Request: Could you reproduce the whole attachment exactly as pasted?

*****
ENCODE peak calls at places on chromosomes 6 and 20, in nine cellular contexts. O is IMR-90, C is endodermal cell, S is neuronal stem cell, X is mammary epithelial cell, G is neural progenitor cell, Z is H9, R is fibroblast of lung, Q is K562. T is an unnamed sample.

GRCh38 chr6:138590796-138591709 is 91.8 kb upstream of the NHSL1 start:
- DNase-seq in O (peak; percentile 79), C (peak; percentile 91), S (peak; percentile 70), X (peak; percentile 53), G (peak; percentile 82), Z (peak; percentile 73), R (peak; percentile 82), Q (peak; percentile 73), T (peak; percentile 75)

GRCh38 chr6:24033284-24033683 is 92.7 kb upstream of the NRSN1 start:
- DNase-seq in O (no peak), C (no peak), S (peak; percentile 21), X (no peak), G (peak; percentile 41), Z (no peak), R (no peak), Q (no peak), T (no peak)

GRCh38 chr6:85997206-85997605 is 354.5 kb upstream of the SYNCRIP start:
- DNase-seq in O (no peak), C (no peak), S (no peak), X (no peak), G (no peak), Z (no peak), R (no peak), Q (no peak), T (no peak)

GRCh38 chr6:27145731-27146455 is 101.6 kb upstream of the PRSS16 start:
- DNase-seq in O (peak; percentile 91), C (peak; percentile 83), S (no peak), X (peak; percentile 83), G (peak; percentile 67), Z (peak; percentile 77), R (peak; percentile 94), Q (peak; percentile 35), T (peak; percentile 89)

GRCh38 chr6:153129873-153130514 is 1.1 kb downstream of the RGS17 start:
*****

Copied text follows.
ENCODE peak calls at places on chromosomes 6 and 20, in nine cellular contexts. O is IMR-90, C is endodermal cell, S is neuronal stem cell, X is mammary epithelial cell, G is neural progenitor cell, Z is H9, R is fibroblast of lung, Q is K562. T is an unnamed sample.

GRCh38 chr6:138590796-138591709 is 91.8 kb upstream of the NHSL1 start:
- DNase-seq in O (peak; percentile 79), C (peak; percentile 91), S (peak; percentile 70), X (peak; percentile 53), G (peak; percentile 82), Z (peak; percentile 73), R (peak; percentile 82), Q (peak; percentile 73), T (peak; percentile 75)

GRCh38 chr6:24033284-24033683 is 92.7 kb upstream of the NRSN1 start:
- DNase-seq in O (no peak), C (no peak), S (peak; percentile 21), X (no peak), G (peak; percentile 41), Z (no peak), R (no peak), Q (no peak), T (no peak)

GRCh38 chr6:85997206-85997605 is 354.5 kb upstream of the SYNCRIP start:
- DNase-seq in O (no peak), C (no peak), S (no peak), X (no peak), G (no peak), Z (no peak), R (no peak), Q (no peak), T (no peak)

GRCh38 chr6:27145731-27146455 is 101.6 kb upstream of the PRSS16 start:
- DNase-seq in O (peak; percentile 91), C (peak; percentile 83), S (no peak), X (peak; percentile 83), G (peak; percentile 67), Z (peak; percentile 77), R (peak; percentile 94), Q (peak; percentile 35), T (peak; percentile 89)

GRCh38 chr6:153129873-153130514 is 1.1 kb downstream of the RGS17 start: